Famous Scots
- King Robert the Bruce (1274-1329)

Robert the Bruce at Bannockburn The Bruce family, from Brix in Normandy, were in England before William the Conqueror and were granted land in Galloway by King David I in the 12th century.

Robert the Bruce's grandfather, Robert Bruce of Annandale, who had estates in Huntingdon as well as Scotland, was one of the claimants to the throne of Scotland on the death of Queen Margaret, Maid of Norway, in 1290 (he was a descendant of King Alexander II). While he was unsuccessful, his son, Robert Bruce, Earl of Carrick and his grandson, Robert the Bruce refused support for John Balliol who had been selected by the English King Edward I.

Lochmaben Castle Robert the Bruce was probably born in Turnberry Castle in Ayrshire on 11 July 1274. However, there are alternative claims for the place of birth, notably Lochmaben Castle in Annandale, Dumfriesshire which was the seat of the Bruce family. (The illustration here is a drawing of Lochmaben on display at the now ruined castle).

Robert the Bruce lent support to William Wallace and became a Guardian of Scotland (with John Comyn) but when Edward offered a truce in 1302, Robert accepted and joined Edward's "Scottish Council". In 1304, on the death of his father, the Earl of Carrick, Robert was reputedly the richest man in England.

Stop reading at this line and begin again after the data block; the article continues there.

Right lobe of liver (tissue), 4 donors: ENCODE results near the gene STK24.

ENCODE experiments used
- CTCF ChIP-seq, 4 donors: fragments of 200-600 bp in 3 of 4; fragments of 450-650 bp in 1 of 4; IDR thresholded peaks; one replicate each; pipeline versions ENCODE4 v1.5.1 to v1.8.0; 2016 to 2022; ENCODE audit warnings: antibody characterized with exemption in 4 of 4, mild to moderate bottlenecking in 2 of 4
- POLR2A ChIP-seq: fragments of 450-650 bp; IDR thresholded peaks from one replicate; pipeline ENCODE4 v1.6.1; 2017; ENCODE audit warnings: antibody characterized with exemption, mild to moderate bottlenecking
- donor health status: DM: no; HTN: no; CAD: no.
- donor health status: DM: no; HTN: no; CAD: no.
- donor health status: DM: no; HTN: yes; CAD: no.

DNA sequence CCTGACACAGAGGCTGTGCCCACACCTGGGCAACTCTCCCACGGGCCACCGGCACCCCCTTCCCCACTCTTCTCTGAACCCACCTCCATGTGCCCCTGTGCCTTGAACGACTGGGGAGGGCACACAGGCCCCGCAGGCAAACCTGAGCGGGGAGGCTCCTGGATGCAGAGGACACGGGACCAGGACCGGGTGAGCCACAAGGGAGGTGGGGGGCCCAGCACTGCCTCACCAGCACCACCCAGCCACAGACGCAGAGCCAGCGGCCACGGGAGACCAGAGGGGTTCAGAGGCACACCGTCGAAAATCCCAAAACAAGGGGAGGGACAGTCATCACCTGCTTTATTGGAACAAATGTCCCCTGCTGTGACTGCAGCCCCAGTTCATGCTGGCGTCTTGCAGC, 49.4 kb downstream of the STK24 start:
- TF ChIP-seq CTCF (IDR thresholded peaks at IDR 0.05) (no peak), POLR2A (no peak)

But in 1306, after a quarrel and murdering John Comyn, Robert declared himself King of Scotland. He was crowned at Scone in March 1306. He then began a guerilla war against the English King Edward I. Initially he was not successful but gradually, with increasing support, he captured a number of castles - chivalrously allowing the defenders to return to England. During this time, the "Declaration of Arbroath" was sent to the Pope in Rome, pleading the case for a Scotland free of English domination.

Having heavily defeated the English army at the Battle of Bannockburn in 1314 and defeating Edward II's invasion in 1322 by a "scorched earth" policy, Edward III of England eventually agreed to the Treaty of Edinburgh in 1328 which recognised Scotland's independence, ending the 30 years of the Wars of Independence.

Container fro Bruce's Heart in Melrose Abbey King Robert was gravely ill by this time and died at Cardross on 7 July 1329. His body was buried in Dunfermline Abbey. At his request, his heart was taken on a Crusade by James Douglas. In a fight against the Moors in Spain, Douglas was killed and the embalmed heart was returned to Scotland. It was buried in Melrose Abbey. Recently a new casket (pictured here) was created for the embalmed heart. A new stone and was placed over the spot where his heart is interred. It says, in Scots, "A noble hart may hae nae ease, gif freedom failye" - "A noble heart may have no ease if freedom fail".

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